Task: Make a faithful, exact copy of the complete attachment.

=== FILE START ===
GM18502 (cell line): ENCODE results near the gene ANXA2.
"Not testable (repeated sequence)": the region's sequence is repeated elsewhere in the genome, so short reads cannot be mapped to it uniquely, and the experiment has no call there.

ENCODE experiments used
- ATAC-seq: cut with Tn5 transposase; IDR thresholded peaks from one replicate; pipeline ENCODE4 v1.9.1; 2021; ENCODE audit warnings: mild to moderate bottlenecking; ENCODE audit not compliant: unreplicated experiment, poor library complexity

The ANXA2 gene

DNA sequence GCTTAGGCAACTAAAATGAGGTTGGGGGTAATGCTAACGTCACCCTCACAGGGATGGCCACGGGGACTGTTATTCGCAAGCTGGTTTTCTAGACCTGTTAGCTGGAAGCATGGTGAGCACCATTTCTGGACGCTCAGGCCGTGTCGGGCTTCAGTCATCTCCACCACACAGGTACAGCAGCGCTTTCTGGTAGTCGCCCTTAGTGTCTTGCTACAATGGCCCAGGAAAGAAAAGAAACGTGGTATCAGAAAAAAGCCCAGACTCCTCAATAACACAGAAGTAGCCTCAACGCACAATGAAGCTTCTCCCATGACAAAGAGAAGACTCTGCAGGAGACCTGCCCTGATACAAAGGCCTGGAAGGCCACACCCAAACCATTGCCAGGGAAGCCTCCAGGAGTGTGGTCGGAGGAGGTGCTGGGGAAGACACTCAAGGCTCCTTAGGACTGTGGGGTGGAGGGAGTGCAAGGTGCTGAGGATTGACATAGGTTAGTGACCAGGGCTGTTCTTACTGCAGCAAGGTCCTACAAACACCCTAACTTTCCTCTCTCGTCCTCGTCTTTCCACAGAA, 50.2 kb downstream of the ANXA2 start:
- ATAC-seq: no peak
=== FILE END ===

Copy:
GM18502 (cell line): ENCODE results near the gene ANXA2.
"Not testable (repeated sequence)": the region's sequence is repeated elsewhere in the genome, so short reads cannot be mapped to it uniquely, and the experiment has no call there.

ENCODE experiments used
- ATAC-seq: cut with Tn5 transposase; IDR thresholded peaks from one replicate; pipeline ENCODE4 v1.9.1; 2021; ENCODE audit warnings: mild to moderate bottlenecking; ENCODE audit not compliant: unreplicated experiment, poor library complexity

The ANXA2 gene

DNA sequence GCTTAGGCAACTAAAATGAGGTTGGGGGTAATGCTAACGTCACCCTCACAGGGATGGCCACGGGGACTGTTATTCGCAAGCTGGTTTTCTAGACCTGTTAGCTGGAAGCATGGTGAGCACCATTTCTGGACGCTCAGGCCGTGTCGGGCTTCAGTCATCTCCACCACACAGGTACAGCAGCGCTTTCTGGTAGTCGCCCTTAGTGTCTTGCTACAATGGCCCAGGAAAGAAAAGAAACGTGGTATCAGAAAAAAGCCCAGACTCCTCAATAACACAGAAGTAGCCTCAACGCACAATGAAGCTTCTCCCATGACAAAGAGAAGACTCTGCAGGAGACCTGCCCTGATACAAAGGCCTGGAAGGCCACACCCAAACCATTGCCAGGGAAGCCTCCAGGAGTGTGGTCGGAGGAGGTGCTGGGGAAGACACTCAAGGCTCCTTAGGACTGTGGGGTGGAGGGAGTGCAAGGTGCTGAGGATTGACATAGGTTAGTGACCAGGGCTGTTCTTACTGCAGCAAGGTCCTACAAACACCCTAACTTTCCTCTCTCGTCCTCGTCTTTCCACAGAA, 50.2 kb downstream of the ANXA2 start:
- ATAC-seq: no peak